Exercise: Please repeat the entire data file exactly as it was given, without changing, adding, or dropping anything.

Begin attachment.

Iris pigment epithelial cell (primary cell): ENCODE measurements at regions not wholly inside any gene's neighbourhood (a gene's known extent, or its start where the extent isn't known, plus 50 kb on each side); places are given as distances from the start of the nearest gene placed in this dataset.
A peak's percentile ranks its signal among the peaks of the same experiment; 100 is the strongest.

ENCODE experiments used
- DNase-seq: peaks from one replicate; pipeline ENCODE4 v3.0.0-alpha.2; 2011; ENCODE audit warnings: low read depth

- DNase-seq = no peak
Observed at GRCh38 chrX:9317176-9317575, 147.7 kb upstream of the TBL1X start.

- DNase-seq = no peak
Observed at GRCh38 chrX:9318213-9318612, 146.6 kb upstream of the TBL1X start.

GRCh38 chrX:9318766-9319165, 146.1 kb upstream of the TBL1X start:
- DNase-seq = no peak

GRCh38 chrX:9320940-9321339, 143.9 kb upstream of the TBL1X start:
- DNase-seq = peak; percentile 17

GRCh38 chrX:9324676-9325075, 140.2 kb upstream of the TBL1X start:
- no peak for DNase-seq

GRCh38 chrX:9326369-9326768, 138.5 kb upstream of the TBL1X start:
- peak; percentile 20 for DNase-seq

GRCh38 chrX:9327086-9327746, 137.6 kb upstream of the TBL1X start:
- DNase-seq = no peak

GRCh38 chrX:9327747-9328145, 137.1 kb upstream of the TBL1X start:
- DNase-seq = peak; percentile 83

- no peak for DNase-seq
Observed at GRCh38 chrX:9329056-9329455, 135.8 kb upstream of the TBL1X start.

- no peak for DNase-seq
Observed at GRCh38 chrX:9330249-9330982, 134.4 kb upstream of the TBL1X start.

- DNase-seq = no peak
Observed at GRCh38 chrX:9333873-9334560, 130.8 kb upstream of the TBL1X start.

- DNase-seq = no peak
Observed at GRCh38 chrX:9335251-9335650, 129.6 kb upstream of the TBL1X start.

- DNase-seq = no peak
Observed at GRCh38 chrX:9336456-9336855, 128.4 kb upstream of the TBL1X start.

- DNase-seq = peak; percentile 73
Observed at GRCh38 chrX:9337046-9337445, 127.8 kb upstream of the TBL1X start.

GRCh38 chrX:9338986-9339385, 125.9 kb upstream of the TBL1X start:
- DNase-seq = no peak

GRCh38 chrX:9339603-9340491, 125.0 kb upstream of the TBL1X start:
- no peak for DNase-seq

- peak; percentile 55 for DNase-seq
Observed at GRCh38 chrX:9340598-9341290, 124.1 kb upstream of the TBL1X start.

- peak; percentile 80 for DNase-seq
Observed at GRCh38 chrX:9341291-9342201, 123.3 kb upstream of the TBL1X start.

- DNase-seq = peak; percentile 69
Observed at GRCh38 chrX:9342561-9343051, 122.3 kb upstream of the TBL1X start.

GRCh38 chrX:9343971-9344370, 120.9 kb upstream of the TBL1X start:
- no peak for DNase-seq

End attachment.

Iris pigment epithelial cell (primary cell): ENCODE measurements at regions not wholly inside any gene's neighbourhood (a gene's known extent, or its start where the extent isn't known, plus 50 kb on each side); places are given as distances from the start of the nearest gene placed in this dataset.
A peak's percentile ranks its signal among the peaks of the same experiment; 100 is the strongest.

ENCODE experiments used
- DNase-seq: peaks from one replicate; pipeline ENCODE4 v3.0.0-alpha.2; 2011; ENCODE audit warnings: low read depth

- DNase-seq = no peak
Observed at GRCh38 chrX:9317176-9317575, 147.7 kb upstream of the TBL1X start.

- DNase-seq = no peak
Observed at GRCh38 chrX:9318213-9318612, 146.6 kb upstream of the TBL1X start.

GRCh38 chrX:9318766-9319165, 146.1 kb upstream of the TBL1X start:
- DNase-seq = no peak

GRCh38 chrX:9320940-9321339, 143.9 kb upstream of the TBL1X start:
- DNase-seq = peak; percentile 17

GRCh38 chrX:9324676-9325075, 140.2 kb upstream of the TBL1X start:
- no peak for DNase-seq

GRCh38 chrX:9326369-9326768, 138.5 kb upstream of the TBL1X start:
- peak; percentile 20 for DNase-seq

GRCh38 chrX:9327086-9327746, 137.6 kb upstream of the TBL1X start:
- DNase-seq = no peak

GRCh38 chrX:9327747-9328145, 137.1 kb upstream of the TBL1X start:
- DNase-seq = peak; percentile 83

- no peak for DNase-seq
Observed at GRCh38 chrX:9329056-9329455, 135.8 kb upstream of the TBL1X start.

- no peak for DNase-seq
Observed at GRCh38 chrX:9330249-9330982, 134.4 kb upstream of the TBL1X start.

- DNase-seq = no peak
Observed at GRCh38 chrX:9333873-9334560, 130.8 kb upstream of the TBL1X start.

- DNase-seq = no peak
Observed at GRCh38 chrX:9335251-9335650, 129.6 kb upstream of the TBL1X start.

- DNase-seq = no peak
Observed at GRCh38 chrX:9336456-9336855, 128.4 kb upstream of the TBL1X start.

- DNase-seq = peak; percentile 73
Observed at GRCh38 chrX:9337046-9337445, 127.8 kb upstream of the TBL1X start.

GRCh38 chrX:9338986-9339385, 125.9 kb upstream of the TBL1X start:
- DNase-seq = no peak

GRCh38 chrX:9339603-9340491, 125.0 kb upstream of the TBL1X start:
- no peak for DNase-seq

- peak; percentile 55 for DNase-seq
Observed at GRCh38 chrX:9340598-9341290, 124.1 kb upstream of the TBL1X start.

- peak; percentile 80 for DNase-seq
Observed at GRCh38 chrX:9341291-9342201, 123.3 kb upstream of the TBL1X start.

- DNase-seq = peak; percentile 69
Observed at GRCh38 chrX:9342561-9343051, 122.3 kb upstream of the TBL1X start.

GRCh38 chrX:9343971-9344370, 120.9 kb upstream of the TBL1X start:
- no peak for DNase-seq